According to the experts, ADHD is significantly under-diagnosed in girls. The stereotypical image of ADHD is a boy bouncing around a classroom, but that’s not the whole picture. Girls don’t tend to be as hyperactive as boys and largely suffer in silence. Without a diagnosis, they go without the understanding and treatment that could change their lives.

COULD YOU HAVE ADHD TOO? TAKE OUR QUIZ

How often do you feel restless or fidgety?

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Do you make careless mistakes when a task is boring, repetitive or challenging?

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If most of your answers are ‘often’ or ‘always’, you may be on the ADHD spectrum. Visit adhdfoundation.org.uk or adhduk.co.uk for more details and see your GP

When I was a child, teachers lacked understanding of the disorder. Looking back, my mother, herself a child psychiatrist, probably had it too. Not that we discussed this during her life. She was either full-on or very laid back, and had a reputation for being late. To the extent that friends would invite her an hour before she was due and my father, also a doctor, was forever sat waiting, tapping his foot.

So-called ‘time blindness’ is common with ADHD. It wasn’t that she didn’t care about keeping people waiting, but she would try to cram in other tasks en route, not seeming to realise that this would make us late.

It was in my A-level year that my undiagnosed ADHD threatened to derail me. Finding it hard to concentrate academically, my attention hooked on to my social life instead. I ended up with unimpressive science A-levels, including a couple of Ds.

Unsurprisingly, I had to retake my A-levels to get into medical school. At this point one of my teachers suggested that instead of repeatedly reading textbooks, which failed to engage me, I should answer questions against the clock. This transition from passive to more active learning ignited my concentration in a new way.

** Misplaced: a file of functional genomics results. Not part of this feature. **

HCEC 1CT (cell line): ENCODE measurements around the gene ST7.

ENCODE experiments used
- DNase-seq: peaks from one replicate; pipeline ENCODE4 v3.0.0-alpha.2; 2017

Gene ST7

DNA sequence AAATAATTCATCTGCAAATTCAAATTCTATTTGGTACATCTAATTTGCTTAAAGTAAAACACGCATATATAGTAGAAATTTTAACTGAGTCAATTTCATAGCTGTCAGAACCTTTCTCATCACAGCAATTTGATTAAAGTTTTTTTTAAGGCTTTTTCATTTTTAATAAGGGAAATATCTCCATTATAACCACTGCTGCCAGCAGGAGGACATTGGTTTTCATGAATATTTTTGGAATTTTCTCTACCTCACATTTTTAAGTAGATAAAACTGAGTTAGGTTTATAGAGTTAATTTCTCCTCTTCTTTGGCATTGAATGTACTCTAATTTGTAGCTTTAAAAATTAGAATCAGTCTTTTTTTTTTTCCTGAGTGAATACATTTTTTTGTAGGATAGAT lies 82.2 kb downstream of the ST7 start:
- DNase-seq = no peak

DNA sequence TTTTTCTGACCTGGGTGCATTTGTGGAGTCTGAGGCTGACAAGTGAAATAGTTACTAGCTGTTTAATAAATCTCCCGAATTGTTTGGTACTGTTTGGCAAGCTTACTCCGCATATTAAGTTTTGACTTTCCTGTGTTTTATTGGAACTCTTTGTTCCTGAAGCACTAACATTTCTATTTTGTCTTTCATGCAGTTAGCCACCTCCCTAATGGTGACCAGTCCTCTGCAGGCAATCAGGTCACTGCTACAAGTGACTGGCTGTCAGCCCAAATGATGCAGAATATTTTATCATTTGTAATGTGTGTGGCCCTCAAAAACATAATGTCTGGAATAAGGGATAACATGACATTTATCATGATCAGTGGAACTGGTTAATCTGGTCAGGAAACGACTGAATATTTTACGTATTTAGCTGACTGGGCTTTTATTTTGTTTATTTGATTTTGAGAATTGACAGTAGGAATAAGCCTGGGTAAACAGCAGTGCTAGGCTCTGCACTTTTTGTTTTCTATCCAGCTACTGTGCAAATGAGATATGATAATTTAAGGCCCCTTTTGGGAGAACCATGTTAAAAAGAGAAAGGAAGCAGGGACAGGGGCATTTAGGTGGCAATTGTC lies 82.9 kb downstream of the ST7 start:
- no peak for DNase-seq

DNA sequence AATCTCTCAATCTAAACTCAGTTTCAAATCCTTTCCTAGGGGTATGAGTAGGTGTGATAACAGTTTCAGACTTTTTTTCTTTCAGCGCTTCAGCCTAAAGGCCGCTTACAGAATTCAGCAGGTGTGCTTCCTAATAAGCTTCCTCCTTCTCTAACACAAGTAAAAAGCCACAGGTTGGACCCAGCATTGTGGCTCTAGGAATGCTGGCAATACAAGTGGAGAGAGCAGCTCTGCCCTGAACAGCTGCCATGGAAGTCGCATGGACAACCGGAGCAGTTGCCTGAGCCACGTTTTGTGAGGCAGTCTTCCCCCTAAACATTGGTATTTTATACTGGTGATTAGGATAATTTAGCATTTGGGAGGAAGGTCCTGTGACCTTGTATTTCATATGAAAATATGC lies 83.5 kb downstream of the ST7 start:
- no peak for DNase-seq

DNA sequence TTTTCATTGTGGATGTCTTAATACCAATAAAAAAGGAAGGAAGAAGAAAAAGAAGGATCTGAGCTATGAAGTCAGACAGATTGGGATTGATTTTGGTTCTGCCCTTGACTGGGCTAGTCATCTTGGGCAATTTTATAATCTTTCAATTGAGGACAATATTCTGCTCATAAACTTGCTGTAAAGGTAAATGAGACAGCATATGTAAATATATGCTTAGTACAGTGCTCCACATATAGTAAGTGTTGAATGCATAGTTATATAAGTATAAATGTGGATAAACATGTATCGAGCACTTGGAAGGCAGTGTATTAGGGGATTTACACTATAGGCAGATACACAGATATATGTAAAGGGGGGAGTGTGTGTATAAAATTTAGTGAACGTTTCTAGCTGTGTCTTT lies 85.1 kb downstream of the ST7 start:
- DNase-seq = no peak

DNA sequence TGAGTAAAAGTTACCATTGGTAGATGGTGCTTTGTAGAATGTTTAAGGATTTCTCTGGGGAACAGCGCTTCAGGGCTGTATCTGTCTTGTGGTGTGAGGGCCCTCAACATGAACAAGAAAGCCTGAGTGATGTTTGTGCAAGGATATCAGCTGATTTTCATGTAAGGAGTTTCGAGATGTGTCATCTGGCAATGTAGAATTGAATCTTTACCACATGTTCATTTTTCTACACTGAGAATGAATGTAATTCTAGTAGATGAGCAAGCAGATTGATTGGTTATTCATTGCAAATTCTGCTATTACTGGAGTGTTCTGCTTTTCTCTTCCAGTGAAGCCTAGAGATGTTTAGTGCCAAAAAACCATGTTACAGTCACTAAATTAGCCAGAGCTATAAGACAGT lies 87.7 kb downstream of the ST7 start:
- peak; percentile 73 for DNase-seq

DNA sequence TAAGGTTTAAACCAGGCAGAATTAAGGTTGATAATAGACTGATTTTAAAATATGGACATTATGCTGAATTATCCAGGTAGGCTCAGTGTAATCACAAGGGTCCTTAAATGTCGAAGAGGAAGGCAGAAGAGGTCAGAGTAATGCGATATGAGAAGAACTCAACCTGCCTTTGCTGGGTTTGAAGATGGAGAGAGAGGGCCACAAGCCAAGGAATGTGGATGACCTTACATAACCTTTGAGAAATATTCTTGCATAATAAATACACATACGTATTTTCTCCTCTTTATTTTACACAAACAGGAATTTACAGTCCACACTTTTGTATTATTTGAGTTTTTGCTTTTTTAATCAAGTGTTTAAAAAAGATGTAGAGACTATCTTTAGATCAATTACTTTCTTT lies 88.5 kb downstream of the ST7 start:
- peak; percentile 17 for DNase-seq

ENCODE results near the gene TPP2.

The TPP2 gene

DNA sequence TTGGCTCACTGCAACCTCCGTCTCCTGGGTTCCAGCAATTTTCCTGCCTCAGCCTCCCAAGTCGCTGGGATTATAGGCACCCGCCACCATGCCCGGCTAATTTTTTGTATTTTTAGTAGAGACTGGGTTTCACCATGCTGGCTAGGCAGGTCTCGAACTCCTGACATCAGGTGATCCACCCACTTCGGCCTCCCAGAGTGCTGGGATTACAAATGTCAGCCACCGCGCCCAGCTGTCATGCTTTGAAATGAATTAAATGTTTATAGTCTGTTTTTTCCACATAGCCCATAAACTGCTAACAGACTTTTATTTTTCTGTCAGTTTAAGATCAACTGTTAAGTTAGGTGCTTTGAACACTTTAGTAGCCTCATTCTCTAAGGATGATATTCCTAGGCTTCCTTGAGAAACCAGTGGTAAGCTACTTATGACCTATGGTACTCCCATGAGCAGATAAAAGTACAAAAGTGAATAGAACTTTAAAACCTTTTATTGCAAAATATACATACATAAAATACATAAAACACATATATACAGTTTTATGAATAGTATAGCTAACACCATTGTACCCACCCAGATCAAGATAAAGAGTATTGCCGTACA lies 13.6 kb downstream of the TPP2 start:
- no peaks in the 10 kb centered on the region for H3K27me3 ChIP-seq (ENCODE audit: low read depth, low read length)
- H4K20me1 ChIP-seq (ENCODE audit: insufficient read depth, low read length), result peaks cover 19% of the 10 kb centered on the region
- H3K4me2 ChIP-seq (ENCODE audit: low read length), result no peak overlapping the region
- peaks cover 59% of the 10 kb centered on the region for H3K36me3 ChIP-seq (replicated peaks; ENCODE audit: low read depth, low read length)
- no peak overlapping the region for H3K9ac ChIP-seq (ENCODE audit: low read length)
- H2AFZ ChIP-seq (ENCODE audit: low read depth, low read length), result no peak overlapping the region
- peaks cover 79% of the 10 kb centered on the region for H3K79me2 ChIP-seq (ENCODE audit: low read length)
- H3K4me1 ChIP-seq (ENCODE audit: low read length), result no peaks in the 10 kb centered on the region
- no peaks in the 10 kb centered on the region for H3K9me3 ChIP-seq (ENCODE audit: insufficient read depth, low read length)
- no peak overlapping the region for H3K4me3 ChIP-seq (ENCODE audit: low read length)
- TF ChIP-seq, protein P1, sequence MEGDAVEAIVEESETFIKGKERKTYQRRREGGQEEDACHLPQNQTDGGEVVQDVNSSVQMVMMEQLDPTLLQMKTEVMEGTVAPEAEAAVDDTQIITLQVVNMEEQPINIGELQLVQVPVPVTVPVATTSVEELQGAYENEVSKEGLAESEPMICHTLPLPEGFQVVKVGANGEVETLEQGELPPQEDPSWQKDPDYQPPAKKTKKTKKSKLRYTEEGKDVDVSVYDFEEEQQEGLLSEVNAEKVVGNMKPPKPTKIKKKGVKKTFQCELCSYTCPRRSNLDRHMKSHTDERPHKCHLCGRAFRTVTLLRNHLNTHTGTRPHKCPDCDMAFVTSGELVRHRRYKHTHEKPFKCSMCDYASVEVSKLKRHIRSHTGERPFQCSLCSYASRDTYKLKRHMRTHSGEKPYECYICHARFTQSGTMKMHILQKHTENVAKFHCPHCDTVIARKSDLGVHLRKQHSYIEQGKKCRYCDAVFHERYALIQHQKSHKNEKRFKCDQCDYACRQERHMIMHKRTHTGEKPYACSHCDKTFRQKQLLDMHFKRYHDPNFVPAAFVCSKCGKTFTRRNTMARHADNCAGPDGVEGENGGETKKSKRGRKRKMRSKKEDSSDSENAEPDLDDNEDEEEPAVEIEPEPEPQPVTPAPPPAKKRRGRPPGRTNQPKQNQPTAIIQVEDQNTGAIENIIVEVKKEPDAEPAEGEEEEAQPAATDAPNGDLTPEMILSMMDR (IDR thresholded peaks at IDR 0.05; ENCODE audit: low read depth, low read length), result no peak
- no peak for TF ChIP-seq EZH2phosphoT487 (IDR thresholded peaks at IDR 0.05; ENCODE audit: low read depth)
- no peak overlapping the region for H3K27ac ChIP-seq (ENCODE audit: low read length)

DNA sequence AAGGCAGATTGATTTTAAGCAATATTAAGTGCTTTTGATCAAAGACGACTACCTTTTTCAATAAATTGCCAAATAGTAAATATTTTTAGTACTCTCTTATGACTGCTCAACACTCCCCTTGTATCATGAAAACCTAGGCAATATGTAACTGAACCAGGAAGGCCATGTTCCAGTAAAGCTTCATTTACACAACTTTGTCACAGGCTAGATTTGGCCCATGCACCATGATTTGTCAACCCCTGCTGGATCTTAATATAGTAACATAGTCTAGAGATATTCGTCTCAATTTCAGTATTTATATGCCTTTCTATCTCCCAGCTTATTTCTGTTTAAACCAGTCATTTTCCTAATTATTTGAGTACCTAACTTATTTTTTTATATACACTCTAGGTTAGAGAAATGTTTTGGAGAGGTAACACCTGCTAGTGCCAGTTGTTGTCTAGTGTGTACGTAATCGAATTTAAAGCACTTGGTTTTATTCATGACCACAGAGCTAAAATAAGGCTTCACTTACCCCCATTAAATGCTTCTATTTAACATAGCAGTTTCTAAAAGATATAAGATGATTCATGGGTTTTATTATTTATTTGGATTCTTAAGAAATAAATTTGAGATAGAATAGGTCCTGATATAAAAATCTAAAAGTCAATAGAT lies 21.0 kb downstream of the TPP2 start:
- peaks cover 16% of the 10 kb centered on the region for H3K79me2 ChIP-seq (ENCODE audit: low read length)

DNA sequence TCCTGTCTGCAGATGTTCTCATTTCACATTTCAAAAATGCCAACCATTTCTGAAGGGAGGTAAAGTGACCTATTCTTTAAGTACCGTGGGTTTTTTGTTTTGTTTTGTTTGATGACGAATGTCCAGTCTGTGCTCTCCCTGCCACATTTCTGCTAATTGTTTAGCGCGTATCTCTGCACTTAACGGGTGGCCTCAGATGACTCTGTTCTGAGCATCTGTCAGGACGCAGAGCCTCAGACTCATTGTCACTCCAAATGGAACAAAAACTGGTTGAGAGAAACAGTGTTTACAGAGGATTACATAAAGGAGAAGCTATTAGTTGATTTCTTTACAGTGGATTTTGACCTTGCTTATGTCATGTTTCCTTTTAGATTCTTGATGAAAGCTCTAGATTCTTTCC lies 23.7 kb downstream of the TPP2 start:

What is often misunderstood is that an ADHD brain is under rather than over-stimulated. You get into the zone only when you’re up against it. That’s why people like me are drawn to careers such as medicine, law and journalism – looming deadlines force us to step up. Without the stimulation of being under pressure, you are prone to procrastination.

It was at the Royal Free Hospital, London, that I met Michael, where we were both studying medicine. Looking back, my ADHD didn’t exactly help the course of true love. In the early days, my lateness didn’t go down well. For one of our early dates, I turned up an hour and a half late, to find he had long gone. He wasn’t exactly angry, but I took note!

From then on, Michael would just up and leave after waiting what he thought an appropriate amount of time, prompting me to do my utmost to be at least very nearly on time.

Thankfully, Michael is good-natured.

Quite apart from burnt suppers and tardiness, he has endured plenty of delayed cups of tea and the fact I’m always losing my handbag or keys at home.

I also had a David Cameron moment when I left our youngest child, then only a few months old, on the pavement outside our house in a car seat (easy to do with four children). It was only when I sat down that I realised I’d forgotten something.

On the flipside, however, ADHD meant I could empathise with a child’s fascination with small, everyday things. Novelty appeals to the ADHD brain. When something does pique our interest, we become immersed. On one occasion, the children and I became so enthralled with some butterflies that had just emerged, we were 20 minutes late for school.

Now 62, I have learned to notice when my impulsiveness threatens to get the better of me, but I can still behave eccentrically.

Once, I spotted a colourful chair in a shop window, slammed on the brakes and hastily parked so I could go and take a proper look. It was only as I was crossing the road that I thought, ‘What on earth am I doing?’ I got back in the car, feeling somewhat idiotic.

When I announced I had ADHD, none of my friends or family was surprised. By this point, the disorder was far better known and I think they had all suspected as much.

Although adults can be prescribed stimulant medication, I haven’t had the urge to take anything. I have found it easier to manage as I’ve got older. And to be honest, I appreciate the creativity, fun and curiosity that comes with ADHD. Let’s just say, there is never a dull moment.

If you would like to find out more about ADHD and in particular have a child who might have it or has difficulties settling and focusing, visit parentingmatters.co.uk/blogs/dpp-page